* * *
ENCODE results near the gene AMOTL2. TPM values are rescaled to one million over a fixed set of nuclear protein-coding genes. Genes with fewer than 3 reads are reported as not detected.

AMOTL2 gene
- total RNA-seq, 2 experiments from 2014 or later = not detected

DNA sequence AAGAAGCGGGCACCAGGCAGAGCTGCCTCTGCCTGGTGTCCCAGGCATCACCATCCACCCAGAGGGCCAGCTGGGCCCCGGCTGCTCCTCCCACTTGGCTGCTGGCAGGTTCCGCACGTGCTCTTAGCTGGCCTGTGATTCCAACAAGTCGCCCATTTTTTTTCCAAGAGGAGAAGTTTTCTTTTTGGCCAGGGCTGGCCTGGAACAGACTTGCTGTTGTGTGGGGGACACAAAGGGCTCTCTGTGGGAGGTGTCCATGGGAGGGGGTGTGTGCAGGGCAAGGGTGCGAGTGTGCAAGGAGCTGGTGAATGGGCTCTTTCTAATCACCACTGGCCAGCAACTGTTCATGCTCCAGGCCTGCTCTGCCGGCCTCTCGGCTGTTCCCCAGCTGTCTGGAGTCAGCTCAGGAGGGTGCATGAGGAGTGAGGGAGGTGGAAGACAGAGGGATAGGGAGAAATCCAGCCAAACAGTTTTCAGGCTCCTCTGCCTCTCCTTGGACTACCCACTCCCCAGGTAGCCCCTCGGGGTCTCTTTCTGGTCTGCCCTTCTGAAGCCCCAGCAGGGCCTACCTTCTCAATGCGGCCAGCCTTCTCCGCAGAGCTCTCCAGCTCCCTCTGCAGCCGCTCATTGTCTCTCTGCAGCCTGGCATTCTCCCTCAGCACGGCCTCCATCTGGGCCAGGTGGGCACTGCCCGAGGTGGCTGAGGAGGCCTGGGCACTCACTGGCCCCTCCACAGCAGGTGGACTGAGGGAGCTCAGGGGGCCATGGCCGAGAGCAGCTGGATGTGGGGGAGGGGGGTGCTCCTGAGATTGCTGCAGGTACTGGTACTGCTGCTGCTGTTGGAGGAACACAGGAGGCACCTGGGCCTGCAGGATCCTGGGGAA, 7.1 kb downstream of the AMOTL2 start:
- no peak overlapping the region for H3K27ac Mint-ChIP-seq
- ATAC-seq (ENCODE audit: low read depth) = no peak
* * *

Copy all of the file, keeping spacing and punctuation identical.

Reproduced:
ENCODE results near the gene AMOTL2. TPM values are rescaled to one million over a fixed set of nuclear protein-coding genes. Genes with fewer than 3 reads are reported as not detected.

AMOTL2 gene
- total RNA-seq, 2 experiments from 2014 or later = not detected

DNA sequence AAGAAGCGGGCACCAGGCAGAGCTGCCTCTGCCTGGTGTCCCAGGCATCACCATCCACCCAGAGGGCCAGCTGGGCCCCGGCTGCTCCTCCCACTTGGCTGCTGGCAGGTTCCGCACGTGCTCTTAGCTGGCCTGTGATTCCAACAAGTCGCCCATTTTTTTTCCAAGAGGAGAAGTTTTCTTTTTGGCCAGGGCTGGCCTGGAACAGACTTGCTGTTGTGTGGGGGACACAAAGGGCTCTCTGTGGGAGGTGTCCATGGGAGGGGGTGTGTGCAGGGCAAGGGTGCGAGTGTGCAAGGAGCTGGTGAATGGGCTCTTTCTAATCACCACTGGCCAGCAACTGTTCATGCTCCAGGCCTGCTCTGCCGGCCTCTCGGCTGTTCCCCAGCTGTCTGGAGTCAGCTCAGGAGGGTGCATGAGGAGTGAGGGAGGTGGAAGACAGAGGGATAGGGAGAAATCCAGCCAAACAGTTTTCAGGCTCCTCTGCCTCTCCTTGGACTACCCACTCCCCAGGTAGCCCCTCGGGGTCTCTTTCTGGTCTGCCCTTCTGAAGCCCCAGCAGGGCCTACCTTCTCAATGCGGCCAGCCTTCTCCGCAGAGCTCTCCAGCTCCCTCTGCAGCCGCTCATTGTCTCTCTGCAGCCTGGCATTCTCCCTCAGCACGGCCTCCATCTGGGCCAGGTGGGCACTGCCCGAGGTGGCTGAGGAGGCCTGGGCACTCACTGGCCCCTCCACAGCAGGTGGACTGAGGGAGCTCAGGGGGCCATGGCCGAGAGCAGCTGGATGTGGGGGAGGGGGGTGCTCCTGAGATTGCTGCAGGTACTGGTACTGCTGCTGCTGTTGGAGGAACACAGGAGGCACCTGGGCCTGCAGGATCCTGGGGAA, 7.1 kb downstream of the AMOTL2 start:
- no peak overlapping the region for H3K27ac Mint-ChIP-seq
- ATAC-seq (ENCODE audit: low read depth) = no peak